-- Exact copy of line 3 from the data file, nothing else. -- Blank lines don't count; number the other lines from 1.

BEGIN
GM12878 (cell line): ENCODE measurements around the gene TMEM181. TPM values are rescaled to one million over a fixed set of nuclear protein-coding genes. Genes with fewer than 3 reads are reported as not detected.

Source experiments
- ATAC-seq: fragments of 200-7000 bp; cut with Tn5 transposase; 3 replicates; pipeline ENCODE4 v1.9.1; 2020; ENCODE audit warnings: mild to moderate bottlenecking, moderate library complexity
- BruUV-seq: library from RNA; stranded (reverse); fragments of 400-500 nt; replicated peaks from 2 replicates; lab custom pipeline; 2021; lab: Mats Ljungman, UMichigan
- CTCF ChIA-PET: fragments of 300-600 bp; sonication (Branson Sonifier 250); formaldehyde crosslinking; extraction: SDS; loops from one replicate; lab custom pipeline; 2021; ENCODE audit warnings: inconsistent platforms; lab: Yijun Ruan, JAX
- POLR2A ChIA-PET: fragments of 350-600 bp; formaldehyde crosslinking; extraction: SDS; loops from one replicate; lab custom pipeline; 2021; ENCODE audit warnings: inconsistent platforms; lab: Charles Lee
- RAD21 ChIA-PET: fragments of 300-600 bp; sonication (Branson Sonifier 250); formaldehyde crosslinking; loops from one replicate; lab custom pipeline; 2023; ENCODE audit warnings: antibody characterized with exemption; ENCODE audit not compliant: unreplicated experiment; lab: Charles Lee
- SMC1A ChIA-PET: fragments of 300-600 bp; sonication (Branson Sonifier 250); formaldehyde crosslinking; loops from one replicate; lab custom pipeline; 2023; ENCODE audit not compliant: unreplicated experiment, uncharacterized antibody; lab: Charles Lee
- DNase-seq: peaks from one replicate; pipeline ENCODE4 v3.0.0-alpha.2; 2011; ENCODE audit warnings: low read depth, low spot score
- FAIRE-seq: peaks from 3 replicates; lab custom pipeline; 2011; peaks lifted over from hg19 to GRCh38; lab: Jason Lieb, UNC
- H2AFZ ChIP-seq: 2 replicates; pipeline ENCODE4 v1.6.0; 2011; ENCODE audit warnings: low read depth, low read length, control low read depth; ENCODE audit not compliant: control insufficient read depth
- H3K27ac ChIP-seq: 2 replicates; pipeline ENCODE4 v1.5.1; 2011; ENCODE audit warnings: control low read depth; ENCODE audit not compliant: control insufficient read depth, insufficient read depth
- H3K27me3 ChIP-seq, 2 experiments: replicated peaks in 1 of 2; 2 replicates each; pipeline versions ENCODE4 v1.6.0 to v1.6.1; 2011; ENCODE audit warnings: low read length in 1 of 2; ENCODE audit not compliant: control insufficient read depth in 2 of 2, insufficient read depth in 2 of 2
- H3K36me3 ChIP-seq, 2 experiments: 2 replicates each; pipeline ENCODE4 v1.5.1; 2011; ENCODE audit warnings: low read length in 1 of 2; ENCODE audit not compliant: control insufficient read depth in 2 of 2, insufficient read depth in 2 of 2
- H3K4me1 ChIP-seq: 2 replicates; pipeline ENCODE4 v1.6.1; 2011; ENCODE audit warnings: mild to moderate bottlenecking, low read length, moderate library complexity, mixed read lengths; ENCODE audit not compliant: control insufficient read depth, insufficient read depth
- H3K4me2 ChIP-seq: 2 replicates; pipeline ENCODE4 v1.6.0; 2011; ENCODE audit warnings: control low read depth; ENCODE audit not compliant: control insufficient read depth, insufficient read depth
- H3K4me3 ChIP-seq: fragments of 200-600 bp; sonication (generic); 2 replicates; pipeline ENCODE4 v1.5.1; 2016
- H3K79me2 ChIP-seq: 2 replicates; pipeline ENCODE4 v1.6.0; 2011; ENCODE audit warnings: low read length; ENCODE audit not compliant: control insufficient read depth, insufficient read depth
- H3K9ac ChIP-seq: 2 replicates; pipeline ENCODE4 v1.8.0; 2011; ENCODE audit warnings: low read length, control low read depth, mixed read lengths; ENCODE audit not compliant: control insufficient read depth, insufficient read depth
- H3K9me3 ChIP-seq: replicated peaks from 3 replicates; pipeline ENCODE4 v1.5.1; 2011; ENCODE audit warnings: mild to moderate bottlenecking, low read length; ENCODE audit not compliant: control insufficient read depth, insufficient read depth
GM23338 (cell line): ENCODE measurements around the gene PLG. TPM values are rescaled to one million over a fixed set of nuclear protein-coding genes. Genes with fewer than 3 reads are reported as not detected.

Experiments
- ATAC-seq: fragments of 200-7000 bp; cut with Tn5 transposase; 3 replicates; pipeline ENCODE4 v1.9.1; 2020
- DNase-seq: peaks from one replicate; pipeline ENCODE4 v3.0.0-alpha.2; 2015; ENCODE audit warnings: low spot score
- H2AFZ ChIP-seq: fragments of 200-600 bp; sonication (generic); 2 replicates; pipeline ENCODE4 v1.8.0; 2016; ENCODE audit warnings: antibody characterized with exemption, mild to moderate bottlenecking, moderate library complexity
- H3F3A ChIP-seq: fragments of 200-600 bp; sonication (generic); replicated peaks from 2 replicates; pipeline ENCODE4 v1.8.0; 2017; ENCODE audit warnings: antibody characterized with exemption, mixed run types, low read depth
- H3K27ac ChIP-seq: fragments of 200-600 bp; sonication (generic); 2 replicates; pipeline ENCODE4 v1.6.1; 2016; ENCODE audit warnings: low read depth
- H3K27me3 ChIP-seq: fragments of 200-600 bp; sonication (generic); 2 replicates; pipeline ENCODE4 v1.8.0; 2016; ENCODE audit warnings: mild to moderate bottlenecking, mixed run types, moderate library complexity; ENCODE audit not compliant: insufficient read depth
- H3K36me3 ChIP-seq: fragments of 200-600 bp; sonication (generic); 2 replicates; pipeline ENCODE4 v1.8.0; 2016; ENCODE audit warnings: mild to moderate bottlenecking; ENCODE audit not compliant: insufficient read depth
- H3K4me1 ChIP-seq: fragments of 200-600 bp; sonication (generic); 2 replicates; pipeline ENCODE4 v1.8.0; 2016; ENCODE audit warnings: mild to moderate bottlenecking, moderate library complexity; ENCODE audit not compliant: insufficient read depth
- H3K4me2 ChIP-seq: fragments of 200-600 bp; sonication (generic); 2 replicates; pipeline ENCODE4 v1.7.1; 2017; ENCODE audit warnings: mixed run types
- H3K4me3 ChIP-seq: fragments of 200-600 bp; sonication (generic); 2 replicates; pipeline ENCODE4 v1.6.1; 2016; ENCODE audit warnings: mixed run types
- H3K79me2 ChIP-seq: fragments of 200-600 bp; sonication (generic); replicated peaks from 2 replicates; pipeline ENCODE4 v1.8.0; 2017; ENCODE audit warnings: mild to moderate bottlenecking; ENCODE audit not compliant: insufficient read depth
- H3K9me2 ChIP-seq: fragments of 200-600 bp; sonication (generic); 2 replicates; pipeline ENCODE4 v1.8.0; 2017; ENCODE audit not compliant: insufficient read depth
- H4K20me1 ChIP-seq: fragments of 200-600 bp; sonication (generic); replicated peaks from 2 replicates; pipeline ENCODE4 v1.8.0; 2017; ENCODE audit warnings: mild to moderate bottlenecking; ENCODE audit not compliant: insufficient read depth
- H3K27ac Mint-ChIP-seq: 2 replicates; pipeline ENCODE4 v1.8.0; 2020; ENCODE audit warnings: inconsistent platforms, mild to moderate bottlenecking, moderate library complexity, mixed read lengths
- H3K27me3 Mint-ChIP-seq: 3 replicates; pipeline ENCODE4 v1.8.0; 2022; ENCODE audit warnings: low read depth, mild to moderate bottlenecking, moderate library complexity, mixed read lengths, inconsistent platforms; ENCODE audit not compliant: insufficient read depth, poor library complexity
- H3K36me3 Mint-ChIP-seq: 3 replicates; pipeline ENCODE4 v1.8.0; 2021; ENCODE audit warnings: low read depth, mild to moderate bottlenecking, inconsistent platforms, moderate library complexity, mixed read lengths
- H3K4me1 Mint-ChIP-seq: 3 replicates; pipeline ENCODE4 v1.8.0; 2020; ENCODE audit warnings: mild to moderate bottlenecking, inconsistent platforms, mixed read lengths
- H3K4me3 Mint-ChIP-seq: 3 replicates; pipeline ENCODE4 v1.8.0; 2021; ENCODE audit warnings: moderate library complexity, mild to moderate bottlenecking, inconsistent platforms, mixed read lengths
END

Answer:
- ATAC-seq: fragments of 200-7000 bp; cut with Tn5 transposase; 3 replicates; pipeline ENCODE4 v1.9.1; 2020; ENCODE audit warnings: mild to moderate bottlenecking, moderate library complexity